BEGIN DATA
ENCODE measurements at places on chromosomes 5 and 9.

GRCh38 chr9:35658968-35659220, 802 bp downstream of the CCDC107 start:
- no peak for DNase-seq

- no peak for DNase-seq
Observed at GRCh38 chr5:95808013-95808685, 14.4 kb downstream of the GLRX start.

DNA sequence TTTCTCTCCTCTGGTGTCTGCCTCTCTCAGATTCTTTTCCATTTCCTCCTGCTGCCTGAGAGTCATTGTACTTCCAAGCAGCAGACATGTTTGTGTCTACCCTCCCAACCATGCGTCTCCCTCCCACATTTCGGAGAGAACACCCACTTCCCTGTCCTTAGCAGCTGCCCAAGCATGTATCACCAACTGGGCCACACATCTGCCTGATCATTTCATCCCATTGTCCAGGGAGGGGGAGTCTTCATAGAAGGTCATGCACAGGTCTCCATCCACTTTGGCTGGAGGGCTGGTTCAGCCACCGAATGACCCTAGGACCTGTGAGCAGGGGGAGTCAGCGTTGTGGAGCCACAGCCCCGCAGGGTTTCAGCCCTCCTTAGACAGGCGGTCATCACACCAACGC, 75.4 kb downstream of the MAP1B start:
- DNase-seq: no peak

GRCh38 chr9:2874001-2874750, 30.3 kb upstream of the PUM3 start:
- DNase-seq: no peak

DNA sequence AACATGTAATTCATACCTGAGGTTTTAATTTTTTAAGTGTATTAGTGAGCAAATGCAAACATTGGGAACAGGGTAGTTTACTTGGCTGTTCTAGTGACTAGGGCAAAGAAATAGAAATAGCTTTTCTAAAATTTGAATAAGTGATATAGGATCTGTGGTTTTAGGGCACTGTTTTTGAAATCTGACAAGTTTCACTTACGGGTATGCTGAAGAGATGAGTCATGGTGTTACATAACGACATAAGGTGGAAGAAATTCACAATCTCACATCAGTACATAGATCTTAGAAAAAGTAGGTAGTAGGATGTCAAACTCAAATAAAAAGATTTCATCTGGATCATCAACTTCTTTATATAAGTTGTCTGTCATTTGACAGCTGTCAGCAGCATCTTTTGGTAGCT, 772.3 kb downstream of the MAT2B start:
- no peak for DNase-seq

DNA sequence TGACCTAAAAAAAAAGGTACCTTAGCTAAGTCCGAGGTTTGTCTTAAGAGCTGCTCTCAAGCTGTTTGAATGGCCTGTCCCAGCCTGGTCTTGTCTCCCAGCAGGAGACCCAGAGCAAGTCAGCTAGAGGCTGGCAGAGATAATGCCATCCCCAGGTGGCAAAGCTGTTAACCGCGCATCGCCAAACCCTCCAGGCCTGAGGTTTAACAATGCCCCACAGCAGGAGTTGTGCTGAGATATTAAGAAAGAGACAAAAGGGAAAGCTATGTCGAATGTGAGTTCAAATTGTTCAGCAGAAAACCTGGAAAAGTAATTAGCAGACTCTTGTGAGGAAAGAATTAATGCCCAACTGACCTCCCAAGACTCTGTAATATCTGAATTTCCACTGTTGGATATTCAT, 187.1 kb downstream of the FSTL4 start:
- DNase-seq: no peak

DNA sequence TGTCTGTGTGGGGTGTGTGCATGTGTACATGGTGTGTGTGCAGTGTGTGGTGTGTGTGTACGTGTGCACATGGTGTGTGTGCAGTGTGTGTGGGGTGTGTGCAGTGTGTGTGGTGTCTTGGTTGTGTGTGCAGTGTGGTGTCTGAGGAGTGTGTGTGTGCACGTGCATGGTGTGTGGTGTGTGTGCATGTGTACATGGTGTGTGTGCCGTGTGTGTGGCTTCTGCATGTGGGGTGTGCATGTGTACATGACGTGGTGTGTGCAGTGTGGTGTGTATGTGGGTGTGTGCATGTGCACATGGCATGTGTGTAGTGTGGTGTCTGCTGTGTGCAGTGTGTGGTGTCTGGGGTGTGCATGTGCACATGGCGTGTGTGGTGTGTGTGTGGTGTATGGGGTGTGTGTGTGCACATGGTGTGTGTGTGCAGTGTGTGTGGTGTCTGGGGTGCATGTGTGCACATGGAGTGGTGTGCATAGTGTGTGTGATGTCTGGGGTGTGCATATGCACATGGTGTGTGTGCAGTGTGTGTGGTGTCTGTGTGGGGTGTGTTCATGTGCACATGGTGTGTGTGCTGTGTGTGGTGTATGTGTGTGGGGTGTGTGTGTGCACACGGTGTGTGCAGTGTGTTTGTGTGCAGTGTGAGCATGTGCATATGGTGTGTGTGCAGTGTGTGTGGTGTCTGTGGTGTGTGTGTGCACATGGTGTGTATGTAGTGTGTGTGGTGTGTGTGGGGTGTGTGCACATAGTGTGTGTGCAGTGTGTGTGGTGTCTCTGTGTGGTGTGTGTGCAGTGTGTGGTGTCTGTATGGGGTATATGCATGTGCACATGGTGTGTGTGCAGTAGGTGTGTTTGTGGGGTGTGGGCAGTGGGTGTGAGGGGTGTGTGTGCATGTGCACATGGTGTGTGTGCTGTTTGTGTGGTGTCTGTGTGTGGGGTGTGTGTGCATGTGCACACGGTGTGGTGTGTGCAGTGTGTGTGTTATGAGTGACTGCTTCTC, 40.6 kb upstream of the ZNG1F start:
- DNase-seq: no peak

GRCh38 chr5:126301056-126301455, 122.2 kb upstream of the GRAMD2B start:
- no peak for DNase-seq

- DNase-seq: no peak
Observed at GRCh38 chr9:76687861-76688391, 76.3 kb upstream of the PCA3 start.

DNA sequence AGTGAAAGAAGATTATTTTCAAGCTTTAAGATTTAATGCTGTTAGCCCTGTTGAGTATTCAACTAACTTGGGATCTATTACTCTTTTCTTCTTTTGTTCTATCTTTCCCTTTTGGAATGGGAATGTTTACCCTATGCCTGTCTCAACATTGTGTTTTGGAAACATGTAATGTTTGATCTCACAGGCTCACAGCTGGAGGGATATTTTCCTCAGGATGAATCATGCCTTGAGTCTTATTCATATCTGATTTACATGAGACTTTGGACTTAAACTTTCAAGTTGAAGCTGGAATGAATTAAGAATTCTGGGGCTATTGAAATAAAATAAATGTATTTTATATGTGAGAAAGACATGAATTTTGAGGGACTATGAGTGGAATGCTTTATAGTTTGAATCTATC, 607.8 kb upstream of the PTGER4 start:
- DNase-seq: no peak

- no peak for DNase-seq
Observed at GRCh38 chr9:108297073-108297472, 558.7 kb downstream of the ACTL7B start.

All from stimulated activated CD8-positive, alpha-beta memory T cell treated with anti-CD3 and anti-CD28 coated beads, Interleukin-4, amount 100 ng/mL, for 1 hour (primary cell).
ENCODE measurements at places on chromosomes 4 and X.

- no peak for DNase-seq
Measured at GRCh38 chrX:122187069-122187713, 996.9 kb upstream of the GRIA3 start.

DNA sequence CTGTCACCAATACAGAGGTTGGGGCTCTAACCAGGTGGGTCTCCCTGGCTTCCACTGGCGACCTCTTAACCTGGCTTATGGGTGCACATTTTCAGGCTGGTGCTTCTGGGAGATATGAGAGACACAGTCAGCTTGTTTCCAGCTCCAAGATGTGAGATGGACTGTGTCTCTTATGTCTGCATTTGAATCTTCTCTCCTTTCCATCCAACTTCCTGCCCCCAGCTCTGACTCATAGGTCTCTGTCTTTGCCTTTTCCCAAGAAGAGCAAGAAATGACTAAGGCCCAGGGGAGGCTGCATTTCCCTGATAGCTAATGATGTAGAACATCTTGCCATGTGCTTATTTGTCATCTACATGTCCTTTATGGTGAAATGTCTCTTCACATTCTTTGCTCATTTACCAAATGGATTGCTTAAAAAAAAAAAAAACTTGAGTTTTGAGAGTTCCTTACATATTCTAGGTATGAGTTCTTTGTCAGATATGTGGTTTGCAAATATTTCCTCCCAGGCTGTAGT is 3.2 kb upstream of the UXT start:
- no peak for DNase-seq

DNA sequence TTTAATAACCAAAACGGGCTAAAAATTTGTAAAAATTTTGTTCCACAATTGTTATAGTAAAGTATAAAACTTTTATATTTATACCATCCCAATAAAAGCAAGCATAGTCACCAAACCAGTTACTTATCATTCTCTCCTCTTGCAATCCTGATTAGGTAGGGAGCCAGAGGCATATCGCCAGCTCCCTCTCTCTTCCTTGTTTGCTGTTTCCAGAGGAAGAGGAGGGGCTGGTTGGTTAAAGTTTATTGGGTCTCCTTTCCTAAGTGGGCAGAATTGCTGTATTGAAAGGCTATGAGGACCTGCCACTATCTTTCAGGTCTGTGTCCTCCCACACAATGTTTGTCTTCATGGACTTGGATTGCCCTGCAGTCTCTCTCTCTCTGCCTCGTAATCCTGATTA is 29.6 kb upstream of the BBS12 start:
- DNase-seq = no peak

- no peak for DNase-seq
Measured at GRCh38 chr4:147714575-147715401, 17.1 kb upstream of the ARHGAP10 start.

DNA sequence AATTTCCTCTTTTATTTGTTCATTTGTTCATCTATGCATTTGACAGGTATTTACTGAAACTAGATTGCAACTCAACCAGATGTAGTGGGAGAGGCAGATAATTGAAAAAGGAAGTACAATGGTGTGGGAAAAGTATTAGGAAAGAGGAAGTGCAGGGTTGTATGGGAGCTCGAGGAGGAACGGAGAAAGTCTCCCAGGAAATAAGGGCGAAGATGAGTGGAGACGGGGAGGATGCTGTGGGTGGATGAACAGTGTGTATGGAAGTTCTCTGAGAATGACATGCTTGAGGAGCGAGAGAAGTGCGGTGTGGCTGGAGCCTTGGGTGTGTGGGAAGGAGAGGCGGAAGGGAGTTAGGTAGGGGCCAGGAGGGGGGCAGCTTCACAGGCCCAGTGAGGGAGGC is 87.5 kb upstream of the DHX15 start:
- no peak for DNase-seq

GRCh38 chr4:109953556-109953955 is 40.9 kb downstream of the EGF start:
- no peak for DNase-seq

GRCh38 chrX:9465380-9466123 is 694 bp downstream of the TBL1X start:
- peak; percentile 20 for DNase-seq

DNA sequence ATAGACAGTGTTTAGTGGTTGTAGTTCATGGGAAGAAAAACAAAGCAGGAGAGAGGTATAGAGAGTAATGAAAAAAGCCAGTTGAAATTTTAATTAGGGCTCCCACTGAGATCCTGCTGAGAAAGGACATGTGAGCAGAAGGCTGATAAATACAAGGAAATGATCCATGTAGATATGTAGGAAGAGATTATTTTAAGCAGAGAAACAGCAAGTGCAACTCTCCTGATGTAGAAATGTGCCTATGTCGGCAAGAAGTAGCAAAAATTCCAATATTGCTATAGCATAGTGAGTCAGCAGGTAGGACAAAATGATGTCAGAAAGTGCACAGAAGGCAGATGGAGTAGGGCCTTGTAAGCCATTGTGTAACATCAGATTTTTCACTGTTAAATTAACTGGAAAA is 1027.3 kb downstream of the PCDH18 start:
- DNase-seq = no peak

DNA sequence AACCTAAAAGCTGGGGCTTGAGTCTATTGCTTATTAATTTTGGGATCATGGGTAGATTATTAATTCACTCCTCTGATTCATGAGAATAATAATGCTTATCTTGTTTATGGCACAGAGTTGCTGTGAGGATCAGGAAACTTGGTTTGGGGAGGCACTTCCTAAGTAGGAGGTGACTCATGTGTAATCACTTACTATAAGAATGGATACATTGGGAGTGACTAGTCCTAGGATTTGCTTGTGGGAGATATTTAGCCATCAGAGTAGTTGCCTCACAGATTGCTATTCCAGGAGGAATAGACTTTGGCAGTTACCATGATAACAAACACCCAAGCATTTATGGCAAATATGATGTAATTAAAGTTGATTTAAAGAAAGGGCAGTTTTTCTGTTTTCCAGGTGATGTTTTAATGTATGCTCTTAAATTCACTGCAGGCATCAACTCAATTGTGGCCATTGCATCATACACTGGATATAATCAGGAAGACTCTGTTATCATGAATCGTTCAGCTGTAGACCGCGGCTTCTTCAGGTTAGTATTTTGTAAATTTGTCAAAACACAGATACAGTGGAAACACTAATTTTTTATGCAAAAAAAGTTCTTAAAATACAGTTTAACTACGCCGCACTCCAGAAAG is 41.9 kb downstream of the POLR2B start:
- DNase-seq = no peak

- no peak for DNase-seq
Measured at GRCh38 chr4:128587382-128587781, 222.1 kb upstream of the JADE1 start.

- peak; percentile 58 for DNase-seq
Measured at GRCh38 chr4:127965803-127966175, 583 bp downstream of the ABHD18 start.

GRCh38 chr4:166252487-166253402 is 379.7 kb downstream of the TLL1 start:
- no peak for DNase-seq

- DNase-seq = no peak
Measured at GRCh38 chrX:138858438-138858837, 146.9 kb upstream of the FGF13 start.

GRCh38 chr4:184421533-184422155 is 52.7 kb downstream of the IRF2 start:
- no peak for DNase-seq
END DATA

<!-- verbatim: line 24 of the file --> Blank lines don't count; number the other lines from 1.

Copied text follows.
All from stimulated activated CD8-positive, alpha-beta memory T cell treated with anti-CD3 and anti-CD28 coated beads, Interleukin-4, amount 100 ng/mL, for 1 hour (primary cell).